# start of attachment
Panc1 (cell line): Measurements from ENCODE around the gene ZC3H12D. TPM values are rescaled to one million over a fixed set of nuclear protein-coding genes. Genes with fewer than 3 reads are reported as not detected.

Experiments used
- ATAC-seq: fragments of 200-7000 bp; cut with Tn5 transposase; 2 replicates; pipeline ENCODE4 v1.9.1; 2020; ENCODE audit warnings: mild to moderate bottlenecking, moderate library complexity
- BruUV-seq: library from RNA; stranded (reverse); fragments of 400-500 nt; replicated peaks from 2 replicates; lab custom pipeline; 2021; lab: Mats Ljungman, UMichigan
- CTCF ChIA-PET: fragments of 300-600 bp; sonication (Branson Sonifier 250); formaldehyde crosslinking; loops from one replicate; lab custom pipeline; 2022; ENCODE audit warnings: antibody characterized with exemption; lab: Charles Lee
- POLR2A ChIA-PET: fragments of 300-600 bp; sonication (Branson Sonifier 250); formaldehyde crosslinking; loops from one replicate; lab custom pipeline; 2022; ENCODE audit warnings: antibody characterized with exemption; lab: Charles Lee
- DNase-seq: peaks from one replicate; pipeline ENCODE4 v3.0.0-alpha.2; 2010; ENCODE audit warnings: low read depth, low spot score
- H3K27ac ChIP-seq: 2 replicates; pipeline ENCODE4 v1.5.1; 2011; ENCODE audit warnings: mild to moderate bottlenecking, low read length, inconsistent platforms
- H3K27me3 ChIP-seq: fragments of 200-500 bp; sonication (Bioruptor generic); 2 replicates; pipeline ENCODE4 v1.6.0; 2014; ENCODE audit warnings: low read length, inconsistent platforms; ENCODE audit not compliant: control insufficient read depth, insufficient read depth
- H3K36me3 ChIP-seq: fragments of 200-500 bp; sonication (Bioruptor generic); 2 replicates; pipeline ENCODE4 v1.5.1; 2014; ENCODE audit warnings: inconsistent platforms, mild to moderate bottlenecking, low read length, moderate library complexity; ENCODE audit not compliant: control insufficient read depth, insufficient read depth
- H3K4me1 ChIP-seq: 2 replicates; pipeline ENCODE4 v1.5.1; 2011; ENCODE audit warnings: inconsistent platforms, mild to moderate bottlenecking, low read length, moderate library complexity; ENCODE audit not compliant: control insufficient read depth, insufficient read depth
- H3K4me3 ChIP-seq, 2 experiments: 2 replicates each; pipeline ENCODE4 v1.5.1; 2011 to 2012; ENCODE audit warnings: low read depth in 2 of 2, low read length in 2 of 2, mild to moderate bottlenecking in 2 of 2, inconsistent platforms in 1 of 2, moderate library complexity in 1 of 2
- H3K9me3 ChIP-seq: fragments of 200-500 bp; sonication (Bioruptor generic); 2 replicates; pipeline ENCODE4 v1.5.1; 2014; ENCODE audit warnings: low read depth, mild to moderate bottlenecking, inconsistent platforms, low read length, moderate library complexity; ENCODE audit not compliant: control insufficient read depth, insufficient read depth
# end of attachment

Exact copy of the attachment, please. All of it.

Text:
Panc1 (cell line): Measurements from ENCODE around the gene ZC3H12D. TPM values are rescaled to one million over a fixed set of nuclear protein-coding genes. Genes with fewer than 3 reads are reported as not detected.

Experiments used
- ATAC-seq: fragments of 200-7000 bp; cut with Tn5 transposase; 2 replicates; pipeline ENCODE4 v1.9.1; 2020; ENCODE audit warnings: mild to moderate bottlenecking, moderate library complexity
- BruUV-seq: library from RNA; stranded (reverse); fragments of 400-500 nt; replicated peaks from 2 replicates; lab custom pipeline; 2021; lab: Mats Ljungman, UMichigan
- CTCF ChIA-PET: fragments of 300-600 bp; sonication (Branson Sonifier 250); formaldehyde crosslinking; loops from one replicate; lab custom pipeline; 2022; ENCODE audit warnings: antibody characterized with exemption; lab: Charles Lee
- POLR2A ChIA-PET: fragments of 300-600 bp; sonication (Branson Sonifier 250); formaldehyde crosslinking; loops from one replicate; lab custom pipeline; 2022; ENCODE audit warnings: antibody characterized with exemption; lab: Charles Lee
- DNase-seq: peaks from one replicate; pipeline ENCODE4 v3.0.0-alpha.2; 2010; ENCODE audit warnings: low read depth, low spot score
- H3K27ac ChIP-seq: 2 replicates; pipeline ENCODE4 v1.5.1; 2011; ENCODE audit warnings: mild to moderate bottlenecking, low read length, inconsistent platforms
- H3K27me3 ChIP-seq: fragments of 200-500 bp; sonication (Bioruptor generic); 2 replicates; pipeline ENCODE4 v1.6.0; 2014; ENCODE audit warnings: low read length, inconsistent platforms; ENCODE audit not compliant: control insufficient read depth, insufficient read depth
- H3K36me3 ChIP-seq: fragments of 200-500 bp; sonication (Bioruptor generic); 2 replicates; pipeline ENCODE4 v1.5.1; 2014; ENCODE audit warnings: inconsistent platforms, mild to moderate bottlenecking, low read length, moderate library complexity; ENCODE audit not compliant: control insufficient read depth, insufficient read depth
- H3K4me1 ChIP-seq: 2 replicates; pipeline ENCODE4 v1.5.1; 2011; ENCODE audit warnings: inconsistent platforms, mild to moderate bottlenecking, low read length, moderate library complexity; ENCODE audit not compliant: control insufficient read depth, insufficient read depth
- H3K4me3 ChIP-seq, 2 experiments: 2 replicates each; pipeline ENCODE4 v1.5.1; 2011 to 2012; ENCODE audit warnings: low read depth in 2 of 2, low read length in 2 of 2, mild to moderate bottlenecking in 2 of 2, inconsistent platforms in 1 of 2, moderate library complexity in 1 of 2
- H3K9me3 ChIP-seq: fragments of 200-500 bp; sonication (Bioruptor generic); 2 replicates; pipeline ENCODE4 v1.5.1; 2014; ENCODE audit warnings: low read depth, mild to moderate bottlenecking, inconsistent platforms, low read length, moderate library complexity; ENCODE audit not compliant: control insufficient read depth, insufficient read depth